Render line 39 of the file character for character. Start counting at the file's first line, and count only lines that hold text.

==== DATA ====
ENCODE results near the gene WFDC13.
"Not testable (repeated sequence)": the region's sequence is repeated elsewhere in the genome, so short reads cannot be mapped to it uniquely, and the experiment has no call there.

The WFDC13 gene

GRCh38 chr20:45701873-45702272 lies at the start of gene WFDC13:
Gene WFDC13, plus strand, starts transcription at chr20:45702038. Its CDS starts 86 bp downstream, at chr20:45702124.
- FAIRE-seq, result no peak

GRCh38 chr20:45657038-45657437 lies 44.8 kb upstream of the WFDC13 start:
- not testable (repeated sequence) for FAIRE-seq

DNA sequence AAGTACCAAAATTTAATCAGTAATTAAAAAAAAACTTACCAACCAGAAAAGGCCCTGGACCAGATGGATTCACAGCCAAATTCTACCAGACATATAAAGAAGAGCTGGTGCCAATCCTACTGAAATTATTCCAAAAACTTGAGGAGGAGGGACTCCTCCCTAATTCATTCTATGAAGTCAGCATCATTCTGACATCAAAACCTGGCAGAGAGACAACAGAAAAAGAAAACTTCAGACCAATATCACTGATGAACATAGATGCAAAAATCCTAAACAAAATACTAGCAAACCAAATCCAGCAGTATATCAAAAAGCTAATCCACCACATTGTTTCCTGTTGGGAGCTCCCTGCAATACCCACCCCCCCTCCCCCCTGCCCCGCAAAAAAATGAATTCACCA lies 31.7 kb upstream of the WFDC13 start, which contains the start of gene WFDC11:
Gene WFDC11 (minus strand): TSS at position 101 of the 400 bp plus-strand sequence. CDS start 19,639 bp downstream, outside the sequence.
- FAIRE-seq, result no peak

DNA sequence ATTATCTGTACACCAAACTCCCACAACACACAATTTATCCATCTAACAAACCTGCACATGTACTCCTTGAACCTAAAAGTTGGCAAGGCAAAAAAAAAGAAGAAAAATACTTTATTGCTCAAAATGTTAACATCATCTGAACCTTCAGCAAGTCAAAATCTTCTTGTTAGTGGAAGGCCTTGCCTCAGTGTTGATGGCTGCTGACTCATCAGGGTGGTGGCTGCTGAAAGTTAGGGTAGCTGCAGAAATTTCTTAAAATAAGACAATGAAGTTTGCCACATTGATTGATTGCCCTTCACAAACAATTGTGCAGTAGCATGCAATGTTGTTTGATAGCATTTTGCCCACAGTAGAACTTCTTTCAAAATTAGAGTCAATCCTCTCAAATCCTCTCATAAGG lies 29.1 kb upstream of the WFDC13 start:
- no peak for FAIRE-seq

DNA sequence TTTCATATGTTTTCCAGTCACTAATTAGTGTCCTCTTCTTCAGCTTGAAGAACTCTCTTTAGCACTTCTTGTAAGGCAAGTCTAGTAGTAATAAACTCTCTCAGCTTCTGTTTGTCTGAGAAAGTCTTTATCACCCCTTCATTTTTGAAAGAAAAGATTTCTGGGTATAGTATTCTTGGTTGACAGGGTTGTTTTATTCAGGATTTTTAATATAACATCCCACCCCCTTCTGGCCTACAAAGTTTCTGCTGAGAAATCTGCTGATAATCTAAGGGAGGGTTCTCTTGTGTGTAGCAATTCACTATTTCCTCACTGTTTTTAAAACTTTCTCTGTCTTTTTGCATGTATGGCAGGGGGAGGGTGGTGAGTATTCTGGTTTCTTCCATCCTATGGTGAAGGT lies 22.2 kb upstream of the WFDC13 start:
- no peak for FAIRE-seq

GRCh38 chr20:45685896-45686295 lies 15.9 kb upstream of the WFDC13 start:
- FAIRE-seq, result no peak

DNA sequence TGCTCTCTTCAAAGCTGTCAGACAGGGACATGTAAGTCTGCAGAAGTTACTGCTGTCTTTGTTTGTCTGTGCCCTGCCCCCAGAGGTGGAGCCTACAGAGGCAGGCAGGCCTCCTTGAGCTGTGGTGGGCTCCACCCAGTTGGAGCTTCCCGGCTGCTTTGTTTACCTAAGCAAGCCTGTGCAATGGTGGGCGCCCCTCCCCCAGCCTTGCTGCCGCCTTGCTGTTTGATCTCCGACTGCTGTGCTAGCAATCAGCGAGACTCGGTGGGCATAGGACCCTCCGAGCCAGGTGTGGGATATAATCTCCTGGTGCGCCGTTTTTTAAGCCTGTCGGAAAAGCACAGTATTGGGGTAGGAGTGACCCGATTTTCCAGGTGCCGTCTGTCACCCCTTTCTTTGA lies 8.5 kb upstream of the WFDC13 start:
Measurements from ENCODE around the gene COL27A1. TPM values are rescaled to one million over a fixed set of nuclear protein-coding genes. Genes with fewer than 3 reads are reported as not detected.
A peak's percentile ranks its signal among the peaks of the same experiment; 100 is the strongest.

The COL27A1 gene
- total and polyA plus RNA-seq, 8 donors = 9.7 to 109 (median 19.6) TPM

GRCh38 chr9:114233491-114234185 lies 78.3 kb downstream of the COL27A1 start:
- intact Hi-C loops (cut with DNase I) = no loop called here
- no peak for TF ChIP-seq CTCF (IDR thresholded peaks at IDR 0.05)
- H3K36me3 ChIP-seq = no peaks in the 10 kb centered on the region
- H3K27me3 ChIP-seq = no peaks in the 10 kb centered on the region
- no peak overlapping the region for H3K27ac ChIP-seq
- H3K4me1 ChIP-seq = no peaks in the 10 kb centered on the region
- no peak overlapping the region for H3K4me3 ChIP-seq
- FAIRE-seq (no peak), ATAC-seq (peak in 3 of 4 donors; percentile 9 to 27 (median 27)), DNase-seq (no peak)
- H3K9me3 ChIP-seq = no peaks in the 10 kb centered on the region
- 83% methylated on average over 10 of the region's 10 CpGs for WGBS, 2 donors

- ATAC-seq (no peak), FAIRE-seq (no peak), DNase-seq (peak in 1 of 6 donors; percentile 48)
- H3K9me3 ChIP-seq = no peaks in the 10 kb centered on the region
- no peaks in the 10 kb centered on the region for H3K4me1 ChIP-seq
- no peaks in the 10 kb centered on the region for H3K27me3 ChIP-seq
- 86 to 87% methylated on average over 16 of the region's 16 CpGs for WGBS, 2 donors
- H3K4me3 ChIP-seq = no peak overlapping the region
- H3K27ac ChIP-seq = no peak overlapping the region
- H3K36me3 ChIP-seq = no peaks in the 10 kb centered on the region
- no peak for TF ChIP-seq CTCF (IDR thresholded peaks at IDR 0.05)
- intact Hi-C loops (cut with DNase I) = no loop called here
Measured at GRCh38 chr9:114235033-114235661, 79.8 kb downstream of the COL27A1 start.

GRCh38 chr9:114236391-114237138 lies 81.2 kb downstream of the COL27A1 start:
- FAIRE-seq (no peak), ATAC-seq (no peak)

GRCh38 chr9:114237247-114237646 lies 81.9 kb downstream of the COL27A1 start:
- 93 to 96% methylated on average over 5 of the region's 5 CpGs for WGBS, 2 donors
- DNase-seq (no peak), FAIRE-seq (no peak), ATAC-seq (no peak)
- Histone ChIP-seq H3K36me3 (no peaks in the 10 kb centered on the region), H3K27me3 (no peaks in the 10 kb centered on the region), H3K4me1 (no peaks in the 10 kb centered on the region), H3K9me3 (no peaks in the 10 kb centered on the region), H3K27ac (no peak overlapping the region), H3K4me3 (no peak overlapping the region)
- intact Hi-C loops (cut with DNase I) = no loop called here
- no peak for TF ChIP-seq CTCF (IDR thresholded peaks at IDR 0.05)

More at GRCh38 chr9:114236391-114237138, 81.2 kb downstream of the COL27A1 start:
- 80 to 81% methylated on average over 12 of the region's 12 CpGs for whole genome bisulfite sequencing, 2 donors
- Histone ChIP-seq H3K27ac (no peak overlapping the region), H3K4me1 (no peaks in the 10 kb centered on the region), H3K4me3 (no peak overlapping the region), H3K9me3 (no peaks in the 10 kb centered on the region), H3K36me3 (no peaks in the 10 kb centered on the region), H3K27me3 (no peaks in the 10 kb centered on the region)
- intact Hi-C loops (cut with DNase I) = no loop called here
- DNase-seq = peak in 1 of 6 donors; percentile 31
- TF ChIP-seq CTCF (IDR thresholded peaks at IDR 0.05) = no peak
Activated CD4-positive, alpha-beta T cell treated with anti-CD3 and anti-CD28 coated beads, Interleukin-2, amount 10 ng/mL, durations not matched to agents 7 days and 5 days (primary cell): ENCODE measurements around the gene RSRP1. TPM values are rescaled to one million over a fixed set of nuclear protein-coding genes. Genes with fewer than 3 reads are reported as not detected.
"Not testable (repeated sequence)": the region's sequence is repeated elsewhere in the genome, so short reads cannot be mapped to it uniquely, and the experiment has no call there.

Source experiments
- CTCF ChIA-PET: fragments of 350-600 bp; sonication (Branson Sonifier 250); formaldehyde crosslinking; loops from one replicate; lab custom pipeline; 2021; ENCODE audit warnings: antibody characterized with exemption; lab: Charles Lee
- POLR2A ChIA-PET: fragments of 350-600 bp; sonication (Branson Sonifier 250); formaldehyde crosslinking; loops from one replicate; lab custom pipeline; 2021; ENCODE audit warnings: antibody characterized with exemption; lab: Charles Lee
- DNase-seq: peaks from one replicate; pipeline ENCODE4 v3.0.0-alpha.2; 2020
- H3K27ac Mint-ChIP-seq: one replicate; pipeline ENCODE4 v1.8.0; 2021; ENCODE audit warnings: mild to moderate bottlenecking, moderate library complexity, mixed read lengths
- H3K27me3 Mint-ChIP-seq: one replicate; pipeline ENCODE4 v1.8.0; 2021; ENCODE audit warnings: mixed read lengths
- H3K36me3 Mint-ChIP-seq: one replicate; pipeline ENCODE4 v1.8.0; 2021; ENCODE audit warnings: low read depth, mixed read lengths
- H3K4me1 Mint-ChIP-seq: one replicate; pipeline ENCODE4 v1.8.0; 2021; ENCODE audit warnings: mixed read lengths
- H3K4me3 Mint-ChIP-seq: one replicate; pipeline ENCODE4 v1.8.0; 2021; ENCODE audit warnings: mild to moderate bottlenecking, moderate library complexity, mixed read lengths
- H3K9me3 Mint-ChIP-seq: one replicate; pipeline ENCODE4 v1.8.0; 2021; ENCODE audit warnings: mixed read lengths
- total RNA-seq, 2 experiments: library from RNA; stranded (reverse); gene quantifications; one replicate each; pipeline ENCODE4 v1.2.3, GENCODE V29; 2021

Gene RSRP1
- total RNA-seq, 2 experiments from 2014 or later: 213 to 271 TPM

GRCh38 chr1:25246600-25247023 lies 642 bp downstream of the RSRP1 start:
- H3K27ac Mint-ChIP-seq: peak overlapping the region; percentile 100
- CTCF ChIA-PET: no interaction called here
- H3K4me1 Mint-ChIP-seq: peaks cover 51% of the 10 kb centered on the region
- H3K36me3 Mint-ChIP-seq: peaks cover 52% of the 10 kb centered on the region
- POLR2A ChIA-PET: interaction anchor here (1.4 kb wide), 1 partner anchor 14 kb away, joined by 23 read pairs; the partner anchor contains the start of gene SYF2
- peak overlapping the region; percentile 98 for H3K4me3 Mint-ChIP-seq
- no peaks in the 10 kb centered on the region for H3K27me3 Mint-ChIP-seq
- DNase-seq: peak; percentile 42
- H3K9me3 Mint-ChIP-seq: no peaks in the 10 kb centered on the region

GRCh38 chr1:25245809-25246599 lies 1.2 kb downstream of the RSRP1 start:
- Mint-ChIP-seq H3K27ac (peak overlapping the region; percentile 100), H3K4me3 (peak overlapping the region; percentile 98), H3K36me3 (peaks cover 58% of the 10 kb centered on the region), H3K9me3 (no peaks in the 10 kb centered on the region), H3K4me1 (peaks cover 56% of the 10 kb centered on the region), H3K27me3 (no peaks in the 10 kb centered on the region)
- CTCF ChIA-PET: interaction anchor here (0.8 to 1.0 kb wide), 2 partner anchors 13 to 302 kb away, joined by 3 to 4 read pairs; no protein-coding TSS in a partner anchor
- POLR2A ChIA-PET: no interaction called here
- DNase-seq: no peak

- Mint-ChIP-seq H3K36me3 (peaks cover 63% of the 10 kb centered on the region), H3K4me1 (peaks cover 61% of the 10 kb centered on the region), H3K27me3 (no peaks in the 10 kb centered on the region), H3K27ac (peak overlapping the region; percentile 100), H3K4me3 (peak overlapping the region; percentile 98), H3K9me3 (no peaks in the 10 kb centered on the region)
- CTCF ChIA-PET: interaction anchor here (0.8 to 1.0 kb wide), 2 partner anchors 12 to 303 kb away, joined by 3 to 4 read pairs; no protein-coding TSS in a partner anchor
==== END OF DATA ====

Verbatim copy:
- H3K4me3 ChIP-seq = no peak overlapping the region